Corporal Sidney Lionel LEEDER

Died of Wounds 28 October 1918

_headstone-leederSidney Lionel Leeder was born on 3 September 1898 in Chiswick, the third generation of a family that had been in Chiswick or Acton since at least 1871.  His father was Herbert Sidney Leeder, a House Decorator, born in 1871, and his mother Lillian (“Lily”) who lived at 2 Merton Avenue.  At his baptism at Christ Church, Turnham Green on 18th March 1906 he was aged 7.  It was a great family affair – his younger brother, Arthur Edward, at age 4, was baptised at the same time, as was Doris Irene, his cousin, the daughter of his uncle Albert Edward Leeder, a Carpenter, who lived with his wife Caroline Jane further down the road at 39 Merton Avenue.  Doris had been born on 13 January 1906.

Herbert Sidney and Albert Edward were children of John Leeder, who in 1871 was living with his wife Caroline at 4 Camden Terrace (now demolished), close to Chiswick High Road.  He was an Undertaker.  Herbert was the second son, born in 1871.  An elder brother Leonard Lionel, born 1866, was in 1871 noted to be “paralysed”,  and presumably died young.  Albert was much younger, born in 1881. It seems likely that Herbert had named his son after his dead brother.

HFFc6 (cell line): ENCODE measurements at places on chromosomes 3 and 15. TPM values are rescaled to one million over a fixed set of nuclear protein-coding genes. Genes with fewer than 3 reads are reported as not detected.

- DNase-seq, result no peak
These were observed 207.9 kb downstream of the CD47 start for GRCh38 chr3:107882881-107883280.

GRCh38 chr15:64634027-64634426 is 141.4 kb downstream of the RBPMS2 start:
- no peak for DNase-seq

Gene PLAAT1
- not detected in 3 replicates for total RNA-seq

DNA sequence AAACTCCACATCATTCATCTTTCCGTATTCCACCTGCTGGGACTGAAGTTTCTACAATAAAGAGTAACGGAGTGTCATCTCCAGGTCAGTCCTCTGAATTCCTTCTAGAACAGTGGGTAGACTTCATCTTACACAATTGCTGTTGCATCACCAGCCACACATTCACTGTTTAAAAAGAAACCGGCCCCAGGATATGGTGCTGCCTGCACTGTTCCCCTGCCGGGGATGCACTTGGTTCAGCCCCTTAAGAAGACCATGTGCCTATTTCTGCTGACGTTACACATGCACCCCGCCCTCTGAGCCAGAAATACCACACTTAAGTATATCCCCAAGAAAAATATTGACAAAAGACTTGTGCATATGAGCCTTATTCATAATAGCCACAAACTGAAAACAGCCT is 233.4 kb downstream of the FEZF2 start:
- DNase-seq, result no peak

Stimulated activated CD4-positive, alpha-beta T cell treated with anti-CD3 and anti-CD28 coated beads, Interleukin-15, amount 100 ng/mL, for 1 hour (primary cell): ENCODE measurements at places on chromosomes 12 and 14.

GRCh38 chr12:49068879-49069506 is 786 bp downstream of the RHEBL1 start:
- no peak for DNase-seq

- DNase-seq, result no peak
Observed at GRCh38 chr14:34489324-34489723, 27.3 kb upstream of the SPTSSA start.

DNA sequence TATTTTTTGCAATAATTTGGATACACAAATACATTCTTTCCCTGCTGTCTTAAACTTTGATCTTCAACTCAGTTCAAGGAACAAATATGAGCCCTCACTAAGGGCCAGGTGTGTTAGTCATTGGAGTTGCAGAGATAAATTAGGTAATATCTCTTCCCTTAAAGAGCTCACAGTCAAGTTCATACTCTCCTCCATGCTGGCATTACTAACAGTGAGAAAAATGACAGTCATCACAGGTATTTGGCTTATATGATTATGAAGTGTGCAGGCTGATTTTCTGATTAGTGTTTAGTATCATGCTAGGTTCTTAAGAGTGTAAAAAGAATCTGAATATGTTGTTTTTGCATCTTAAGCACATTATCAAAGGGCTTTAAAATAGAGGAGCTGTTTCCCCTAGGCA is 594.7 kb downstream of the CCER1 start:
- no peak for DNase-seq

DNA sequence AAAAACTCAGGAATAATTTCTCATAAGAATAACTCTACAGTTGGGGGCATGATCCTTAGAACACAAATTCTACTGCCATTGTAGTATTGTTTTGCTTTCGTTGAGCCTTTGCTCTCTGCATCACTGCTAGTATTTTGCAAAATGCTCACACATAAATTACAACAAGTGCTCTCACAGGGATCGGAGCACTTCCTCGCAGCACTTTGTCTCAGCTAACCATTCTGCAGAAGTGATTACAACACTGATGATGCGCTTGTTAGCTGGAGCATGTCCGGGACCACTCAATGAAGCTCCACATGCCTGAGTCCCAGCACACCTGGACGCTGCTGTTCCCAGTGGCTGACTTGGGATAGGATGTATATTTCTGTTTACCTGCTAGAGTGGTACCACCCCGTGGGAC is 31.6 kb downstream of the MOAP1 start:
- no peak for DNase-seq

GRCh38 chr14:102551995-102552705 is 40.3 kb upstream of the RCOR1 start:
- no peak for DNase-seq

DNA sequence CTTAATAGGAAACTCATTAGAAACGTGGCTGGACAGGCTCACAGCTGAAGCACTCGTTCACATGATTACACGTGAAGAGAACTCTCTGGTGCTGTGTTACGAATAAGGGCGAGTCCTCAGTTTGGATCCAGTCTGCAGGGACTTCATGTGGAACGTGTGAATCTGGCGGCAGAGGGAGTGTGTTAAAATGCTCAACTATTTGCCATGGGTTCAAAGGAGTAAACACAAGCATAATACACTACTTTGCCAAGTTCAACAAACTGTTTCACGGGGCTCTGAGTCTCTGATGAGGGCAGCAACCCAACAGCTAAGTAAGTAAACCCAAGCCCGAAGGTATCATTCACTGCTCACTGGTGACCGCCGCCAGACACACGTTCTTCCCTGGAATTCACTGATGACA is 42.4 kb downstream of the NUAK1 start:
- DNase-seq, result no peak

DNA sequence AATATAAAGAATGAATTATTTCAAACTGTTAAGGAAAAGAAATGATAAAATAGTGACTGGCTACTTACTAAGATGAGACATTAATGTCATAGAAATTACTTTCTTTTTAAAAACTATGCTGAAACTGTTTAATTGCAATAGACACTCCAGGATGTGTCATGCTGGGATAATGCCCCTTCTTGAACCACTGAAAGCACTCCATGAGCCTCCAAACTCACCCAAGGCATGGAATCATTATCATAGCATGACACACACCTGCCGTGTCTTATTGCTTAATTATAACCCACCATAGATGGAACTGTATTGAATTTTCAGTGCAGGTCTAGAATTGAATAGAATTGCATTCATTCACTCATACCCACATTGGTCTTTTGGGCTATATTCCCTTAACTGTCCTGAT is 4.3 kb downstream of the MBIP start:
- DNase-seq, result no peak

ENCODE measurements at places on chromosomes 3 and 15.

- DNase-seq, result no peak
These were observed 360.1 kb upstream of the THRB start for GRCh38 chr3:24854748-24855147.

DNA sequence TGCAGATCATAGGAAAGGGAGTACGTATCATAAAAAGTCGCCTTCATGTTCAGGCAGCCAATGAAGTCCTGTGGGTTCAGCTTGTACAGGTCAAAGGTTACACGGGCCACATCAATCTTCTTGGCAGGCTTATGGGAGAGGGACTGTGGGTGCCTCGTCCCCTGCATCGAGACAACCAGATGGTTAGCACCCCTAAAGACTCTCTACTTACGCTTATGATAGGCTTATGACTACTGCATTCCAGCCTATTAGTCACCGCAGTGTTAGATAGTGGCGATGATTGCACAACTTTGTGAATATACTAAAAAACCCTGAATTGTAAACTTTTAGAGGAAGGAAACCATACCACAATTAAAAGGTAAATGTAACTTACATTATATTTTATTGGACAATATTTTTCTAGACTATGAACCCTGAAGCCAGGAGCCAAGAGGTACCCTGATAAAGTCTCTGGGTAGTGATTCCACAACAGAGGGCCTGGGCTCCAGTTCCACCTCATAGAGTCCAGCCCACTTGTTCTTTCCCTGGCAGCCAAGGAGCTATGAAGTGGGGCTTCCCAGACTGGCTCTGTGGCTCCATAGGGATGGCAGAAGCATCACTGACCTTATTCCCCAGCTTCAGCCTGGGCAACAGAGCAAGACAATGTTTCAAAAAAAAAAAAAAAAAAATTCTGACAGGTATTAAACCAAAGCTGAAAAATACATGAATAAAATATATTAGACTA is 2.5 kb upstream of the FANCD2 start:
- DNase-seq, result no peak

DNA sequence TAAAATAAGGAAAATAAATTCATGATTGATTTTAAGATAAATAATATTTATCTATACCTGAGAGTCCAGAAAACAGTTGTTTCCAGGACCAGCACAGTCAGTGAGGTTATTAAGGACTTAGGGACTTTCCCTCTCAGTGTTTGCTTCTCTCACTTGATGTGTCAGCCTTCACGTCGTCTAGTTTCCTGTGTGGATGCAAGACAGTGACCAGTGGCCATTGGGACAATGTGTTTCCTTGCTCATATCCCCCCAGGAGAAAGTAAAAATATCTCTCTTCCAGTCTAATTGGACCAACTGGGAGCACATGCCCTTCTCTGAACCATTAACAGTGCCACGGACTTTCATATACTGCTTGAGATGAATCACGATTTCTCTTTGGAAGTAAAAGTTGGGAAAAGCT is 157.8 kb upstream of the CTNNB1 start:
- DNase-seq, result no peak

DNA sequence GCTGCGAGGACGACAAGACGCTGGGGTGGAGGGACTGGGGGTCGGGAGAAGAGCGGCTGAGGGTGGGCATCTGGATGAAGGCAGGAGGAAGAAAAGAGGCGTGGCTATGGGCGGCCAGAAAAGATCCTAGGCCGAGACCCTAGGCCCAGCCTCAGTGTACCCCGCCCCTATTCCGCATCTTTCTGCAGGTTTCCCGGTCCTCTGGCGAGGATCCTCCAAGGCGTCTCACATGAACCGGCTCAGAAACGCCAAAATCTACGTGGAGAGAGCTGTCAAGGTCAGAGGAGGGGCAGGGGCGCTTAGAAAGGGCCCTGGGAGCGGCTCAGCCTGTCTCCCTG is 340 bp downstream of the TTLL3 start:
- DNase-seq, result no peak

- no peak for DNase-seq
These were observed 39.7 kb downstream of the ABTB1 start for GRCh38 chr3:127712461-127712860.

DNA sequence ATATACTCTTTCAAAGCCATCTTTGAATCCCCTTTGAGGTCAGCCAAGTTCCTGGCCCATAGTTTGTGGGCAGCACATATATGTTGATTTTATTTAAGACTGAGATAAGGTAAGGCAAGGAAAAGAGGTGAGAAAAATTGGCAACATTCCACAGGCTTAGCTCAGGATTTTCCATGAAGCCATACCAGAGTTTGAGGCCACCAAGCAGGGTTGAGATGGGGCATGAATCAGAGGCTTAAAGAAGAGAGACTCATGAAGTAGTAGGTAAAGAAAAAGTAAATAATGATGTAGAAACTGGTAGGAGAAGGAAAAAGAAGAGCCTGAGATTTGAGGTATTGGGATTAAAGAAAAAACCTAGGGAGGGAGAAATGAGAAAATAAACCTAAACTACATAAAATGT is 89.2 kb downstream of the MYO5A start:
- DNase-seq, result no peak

In 1911, Herbert Sidney was still at 2 Merton Avenue.  In the house were Herbert (now a House Painter) and Lily, the eldest daughter, Caroline (named after Herbert’s mother) aged 15, Sidney and Arthur, both at school, and a young daughter, May, aged 2.  John Leeder, 71,  now lived with them, together with his son from a late second marriage, Wallace, aged 10.  His brother Albert (now a furniture salesman) was still at no.39, with wife Caroline Jane, Doris (5) and a new baby, Vera, aged 9 months.

Sidney Lionel Leeder would have become 18 only in September 1916 and therefore must have been conscripted later in the War.  He joined 11th Battalion, The Queen’s (Royal West Surrey) Regiment as Private G/ 21496 and allocated to “A” Company.  In 1917, the Battalion served at the Battle of Messines, the Battle of Pilkem Ridge, the Battle of the Menin Road, and other operations on the Flanders coast.  In November it was deployed to Italy to strengthen the Italian resistance after a recent disaster at Caporetto and positioned along the River Piave.  In March 1918  it returned to France, in 123 Brigade, 41st. Division serving at the Battle of St Quentin, the Battle of Bapaume, the Battle of Arras, and the Battles of the Lys.   In the Autumn it fought at the Advance in Flanders, the Battle of Ypres, the Battle of Courtrai, and the action of Ooteghem.

We do not know in which of the last battles Sidney sustained his fatal injuries.  It could have been at the Action at Ooteghem, where his younger Parish compatriot, Pte Charles William Carder was killed.  He had served in “D” Company so it is unlikely that they would have met together.  It would more probably have been at the Battle for Courtrai, as Sidney died in Poperinghe.  Four Allied casualty clearing stations were located at Lijssenthoek by 1917.  Together, they eventually accommodated some 4,000 hospital beds and formed the biggest evacuation hospital in the Ypres Salient.

Private Sidney Lionel Leeder is buried at Lijssenhoek Military Cemetery at Plot XXXV.B.5.  he was aged 21, and un-married.  His parents arranged for his headstone to be inscribed:

“Here rests a warrior who gave his life for honour and freedom”